LONDON • Shahid Khan has spelt out his desire to make Wembley Stadium a home for both "American and English football" as the man who led the redevelopment of the venue, Ken Bates, blasted the Football Association's (FA) proposed £900 million (S$1.65 billion) sale as "a disgrace".
The billionaire owner of Championship football club Fulham and National Football League (NFL) team Jacksonville Jaguars told The Times that he hoped to conclude the purchase of the sale from the FA before the start of next season.
The announcement of his offer, and FA chiefs' enthusiasm for a "unique opportunity" to inject hundreds of millions of pounds into the grassroots game, infuriated Bates, the first Wembley chairman from 1997 until 2001. He said: "We're selling our heritage. It's England's home. It can't be allowed."
Khan's plan will mean the Jaguars will play a number of games each season at Wembley, and could herald the first NFL franchise in London.
England matches will be played "on the road" during the NFL season from September to December and at Wembley between January and June, along with the existing match calendar of FA Cup final, semi-finals, League Cup final and the Rugby League Challenge Cup final.
Other details of the proposal include a covenant on naming rights so that the word "Wembley" is retained; scope for Premier League side Chelsea to play at Wembley over the next four years while Stamford Bridge is being redeveloped; and a £600 million lump sum for the FA, and then the rights to Club Wembley income up to about £300 million over a period of roughly six years.
Khan, a Pakistan-born American whose fortune has been estimated at over £5 billion, said he and fellow Americans at other clubs such as Manchester United, Arsenal and Liverpool "absolutely" understood English football. He said: "We do understand it and respect it and this is a great time to enjoy some of the synergies, to have a great venue like Wembley to be used for the national English game as well as the national American game, the NFL."
The details of the offer were presented to the FA board at a Thursday meeting, after which the FA chairman Greg Clarke wrote to its councillors outlining the proposal and admitting that it would "divide opinion".
Clarke said: "We are of course highly protective of Wembley Stadium's place both in the history of our game and its future. I am well aware that it will be an emotive issue that will divide opinion.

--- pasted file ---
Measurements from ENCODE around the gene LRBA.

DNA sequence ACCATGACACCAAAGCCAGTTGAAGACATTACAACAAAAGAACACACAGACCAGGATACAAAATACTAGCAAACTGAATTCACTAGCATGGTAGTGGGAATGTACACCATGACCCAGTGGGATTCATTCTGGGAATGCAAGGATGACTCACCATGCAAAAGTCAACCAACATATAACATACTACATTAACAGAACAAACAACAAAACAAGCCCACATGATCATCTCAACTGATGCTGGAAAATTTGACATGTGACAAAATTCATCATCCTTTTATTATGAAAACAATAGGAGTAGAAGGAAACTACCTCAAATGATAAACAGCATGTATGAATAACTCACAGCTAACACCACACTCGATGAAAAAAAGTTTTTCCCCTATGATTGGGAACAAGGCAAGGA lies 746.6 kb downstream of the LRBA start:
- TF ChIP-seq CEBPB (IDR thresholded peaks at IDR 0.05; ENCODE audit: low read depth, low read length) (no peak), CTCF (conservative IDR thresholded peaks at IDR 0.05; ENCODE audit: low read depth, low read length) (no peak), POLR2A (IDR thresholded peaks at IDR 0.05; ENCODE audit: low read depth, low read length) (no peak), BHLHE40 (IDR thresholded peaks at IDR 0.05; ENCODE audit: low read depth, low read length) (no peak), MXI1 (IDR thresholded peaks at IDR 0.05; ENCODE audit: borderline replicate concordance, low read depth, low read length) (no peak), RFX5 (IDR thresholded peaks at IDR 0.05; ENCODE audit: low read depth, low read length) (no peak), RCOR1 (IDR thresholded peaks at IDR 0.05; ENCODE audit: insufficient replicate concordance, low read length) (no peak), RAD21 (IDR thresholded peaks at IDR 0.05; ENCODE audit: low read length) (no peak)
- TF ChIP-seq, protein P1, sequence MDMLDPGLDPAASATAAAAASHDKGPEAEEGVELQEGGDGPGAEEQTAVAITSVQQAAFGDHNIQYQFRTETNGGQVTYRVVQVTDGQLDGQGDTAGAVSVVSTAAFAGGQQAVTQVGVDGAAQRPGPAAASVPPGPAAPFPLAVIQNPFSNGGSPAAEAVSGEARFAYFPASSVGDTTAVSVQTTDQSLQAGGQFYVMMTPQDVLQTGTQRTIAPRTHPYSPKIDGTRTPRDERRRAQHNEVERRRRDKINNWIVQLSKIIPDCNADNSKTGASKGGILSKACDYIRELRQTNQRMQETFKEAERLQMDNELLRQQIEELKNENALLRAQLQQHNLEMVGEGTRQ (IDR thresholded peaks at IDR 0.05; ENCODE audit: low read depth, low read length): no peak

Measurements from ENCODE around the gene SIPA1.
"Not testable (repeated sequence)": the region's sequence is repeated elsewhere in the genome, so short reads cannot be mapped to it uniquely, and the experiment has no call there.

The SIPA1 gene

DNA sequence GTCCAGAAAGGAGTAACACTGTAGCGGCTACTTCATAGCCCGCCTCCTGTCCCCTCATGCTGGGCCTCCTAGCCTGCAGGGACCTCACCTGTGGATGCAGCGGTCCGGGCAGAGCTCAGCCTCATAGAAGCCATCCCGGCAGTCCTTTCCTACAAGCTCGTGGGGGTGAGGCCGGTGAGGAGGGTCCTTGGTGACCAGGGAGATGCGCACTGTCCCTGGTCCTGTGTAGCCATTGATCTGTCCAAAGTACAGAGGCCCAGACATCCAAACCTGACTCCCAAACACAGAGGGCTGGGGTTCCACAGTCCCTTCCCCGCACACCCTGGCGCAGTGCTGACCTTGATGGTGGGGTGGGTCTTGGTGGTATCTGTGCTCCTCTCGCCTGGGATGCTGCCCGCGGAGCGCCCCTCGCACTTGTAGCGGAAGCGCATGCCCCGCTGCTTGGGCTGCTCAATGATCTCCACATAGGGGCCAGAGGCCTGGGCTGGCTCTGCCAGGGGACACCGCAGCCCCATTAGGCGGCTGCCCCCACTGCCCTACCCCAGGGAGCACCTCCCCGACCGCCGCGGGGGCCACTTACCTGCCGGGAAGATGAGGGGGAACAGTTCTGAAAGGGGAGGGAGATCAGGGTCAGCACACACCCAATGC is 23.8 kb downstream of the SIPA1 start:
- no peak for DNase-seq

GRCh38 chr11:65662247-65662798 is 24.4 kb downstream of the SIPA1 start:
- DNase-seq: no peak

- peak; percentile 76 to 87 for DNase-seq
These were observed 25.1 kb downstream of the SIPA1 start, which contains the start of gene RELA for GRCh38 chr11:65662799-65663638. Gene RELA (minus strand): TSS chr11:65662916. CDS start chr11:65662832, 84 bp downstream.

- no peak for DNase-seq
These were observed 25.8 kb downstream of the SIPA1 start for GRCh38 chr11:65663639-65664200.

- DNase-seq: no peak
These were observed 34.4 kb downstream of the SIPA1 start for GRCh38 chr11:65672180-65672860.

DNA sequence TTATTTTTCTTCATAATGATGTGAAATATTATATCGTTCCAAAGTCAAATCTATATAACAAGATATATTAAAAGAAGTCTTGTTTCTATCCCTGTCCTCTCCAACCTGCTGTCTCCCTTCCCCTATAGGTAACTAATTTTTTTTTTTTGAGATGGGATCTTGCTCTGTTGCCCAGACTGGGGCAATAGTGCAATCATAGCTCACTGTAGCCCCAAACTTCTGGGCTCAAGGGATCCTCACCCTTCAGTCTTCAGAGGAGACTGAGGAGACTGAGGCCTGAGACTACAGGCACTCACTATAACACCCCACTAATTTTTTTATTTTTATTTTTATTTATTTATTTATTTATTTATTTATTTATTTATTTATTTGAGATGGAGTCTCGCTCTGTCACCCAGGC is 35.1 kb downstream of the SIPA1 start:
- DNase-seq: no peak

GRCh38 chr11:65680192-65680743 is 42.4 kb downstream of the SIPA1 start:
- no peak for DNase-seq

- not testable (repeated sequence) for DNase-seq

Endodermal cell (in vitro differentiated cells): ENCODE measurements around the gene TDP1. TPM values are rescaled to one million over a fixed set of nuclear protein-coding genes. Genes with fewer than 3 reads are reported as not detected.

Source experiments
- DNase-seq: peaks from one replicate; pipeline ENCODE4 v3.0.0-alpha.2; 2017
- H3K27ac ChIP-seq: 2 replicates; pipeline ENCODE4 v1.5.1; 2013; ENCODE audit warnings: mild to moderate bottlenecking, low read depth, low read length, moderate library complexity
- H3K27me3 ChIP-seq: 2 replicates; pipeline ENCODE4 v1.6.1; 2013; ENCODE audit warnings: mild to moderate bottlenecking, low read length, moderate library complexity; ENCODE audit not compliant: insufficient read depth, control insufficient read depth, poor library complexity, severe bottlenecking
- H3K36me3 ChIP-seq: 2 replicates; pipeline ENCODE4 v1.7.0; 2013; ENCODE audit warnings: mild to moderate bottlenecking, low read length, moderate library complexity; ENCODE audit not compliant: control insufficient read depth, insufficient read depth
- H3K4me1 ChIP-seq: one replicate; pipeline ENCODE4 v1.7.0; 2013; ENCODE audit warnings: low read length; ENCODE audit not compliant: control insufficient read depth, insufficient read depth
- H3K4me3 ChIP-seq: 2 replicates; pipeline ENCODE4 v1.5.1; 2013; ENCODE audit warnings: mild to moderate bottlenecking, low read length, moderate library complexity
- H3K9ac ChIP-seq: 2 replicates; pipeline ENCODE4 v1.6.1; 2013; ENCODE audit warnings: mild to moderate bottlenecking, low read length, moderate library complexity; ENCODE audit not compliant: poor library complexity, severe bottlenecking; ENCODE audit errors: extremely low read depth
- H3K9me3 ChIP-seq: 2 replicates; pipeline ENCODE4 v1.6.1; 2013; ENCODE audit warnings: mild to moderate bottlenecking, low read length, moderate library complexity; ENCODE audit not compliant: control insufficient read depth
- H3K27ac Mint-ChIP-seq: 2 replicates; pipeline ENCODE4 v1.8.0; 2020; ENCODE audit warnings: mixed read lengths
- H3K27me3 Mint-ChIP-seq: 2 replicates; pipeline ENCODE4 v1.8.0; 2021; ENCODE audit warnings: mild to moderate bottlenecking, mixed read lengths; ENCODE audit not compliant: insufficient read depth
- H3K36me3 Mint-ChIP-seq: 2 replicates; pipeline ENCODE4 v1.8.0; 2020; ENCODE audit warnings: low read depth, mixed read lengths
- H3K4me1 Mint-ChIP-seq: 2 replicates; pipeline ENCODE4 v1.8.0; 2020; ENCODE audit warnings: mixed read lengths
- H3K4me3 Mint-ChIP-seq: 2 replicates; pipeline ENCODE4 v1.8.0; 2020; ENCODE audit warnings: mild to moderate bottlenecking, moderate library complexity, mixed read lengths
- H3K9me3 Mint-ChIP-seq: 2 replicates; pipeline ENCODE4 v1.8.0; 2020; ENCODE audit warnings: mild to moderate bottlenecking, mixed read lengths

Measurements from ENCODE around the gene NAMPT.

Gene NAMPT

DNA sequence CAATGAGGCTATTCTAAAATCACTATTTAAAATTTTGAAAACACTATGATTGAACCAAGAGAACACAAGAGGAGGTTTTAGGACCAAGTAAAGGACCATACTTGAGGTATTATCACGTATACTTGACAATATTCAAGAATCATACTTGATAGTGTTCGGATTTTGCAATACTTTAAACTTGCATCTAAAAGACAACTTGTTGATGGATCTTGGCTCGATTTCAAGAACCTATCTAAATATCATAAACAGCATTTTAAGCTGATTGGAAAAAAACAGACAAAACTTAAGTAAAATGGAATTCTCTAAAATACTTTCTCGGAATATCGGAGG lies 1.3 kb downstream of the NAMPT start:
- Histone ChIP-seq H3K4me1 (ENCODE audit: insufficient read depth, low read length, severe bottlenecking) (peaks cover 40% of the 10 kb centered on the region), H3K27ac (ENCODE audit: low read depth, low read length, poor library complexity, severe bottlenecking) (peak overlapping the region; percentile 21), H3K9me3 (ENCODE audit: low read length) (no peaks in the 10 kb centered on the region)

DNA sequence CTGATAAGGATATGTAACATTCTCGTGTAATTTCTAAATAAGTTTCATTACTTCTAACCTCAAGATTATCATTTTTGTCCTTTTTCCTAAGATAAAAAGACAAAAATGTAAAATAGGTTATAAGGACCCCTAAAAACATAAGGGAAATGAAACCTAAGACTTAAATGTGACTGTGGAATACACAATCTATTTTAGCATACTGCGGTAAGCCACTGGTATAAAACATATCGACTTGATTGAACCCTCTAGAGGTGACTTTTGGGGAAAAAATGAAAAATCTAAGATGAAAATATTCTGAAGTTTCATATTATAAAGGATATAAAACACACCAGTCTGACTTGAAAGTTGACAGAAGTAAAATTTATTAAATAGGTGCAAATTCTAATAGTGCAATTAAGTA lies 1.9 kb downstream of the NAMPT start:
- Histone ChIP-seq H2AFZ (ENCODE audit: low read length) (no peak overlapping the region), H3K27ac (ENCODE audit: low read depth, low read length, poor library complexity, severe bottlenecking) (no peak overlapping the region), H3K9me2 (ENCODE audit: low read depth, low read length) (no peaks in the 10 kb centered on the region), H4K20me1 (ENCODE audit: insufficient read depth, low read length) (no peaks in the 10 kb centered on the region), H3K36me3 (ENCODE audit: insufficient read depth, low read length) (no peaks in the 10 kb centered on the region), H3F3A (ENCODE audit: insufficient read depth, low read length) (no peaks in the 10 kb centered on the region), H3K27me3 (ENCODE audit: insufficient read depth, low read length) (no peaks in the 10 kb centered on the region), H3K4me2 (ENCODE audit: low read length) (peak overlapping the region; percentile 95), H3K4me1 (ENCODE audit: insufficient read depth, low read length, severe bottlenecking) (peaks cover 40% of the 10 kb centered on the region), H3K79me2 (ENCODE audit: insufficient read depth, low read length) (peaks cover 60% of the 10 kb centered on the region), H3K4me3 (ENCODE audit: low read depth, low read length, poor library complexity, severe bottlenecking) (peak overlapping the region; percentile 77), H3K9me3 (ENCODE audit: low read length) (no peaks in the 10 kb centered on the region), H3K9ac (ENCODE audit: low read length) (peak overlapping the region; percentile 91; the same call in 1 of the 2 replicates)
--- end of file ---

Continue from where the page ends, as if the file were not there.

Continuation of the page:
"It is, however, a unique opportunity - and one that may allow the FA and English football to transform its ability to invest in and improve its grassroots facilities beyond measure."
He added that "nothing is certain and no decision has been made".
Other opposition came from the former England striker Rodney Marsh, who tweeted: "Mark this date. If Wembley is sold it will no longer be Wembley Stadium. It will become The Google Sports Arena."
Swansea's Portuguese manager Carlos Carvalhal added: "You can't sell the monuments, in my opinion. If you sell Wembley, do you say you'll sell Big Ben after this? And Buckingham Palace?"
But former England manager Roy Hodgson has backed the FA's decision. "I think that, if the FA have made a deal, it would be for the right reasons," the Englishman said in comments published by Sky Sports. "They see that the amount of money they get from the deal would be advantageous and would be spent in a wise way to help our football."
The FA still has about £140 million of debt to repay on the stadium and has a six-year plan to do so, using the income from Club Wembley, which last year brought in £56 million.
The proposed sale will have to be authorised by public bodies including Sport England, as they contributed towards the construction of the £757 million, 90,000-seat stadium which re-opened in 2007.
An FA source told The Times that it made absolute sense for the sport's national governing body. The source said: "A £500 million lump sum for the FA could be really transformative and brilliant for English grassroots football."
THE TIMES, LONDON, REUTERS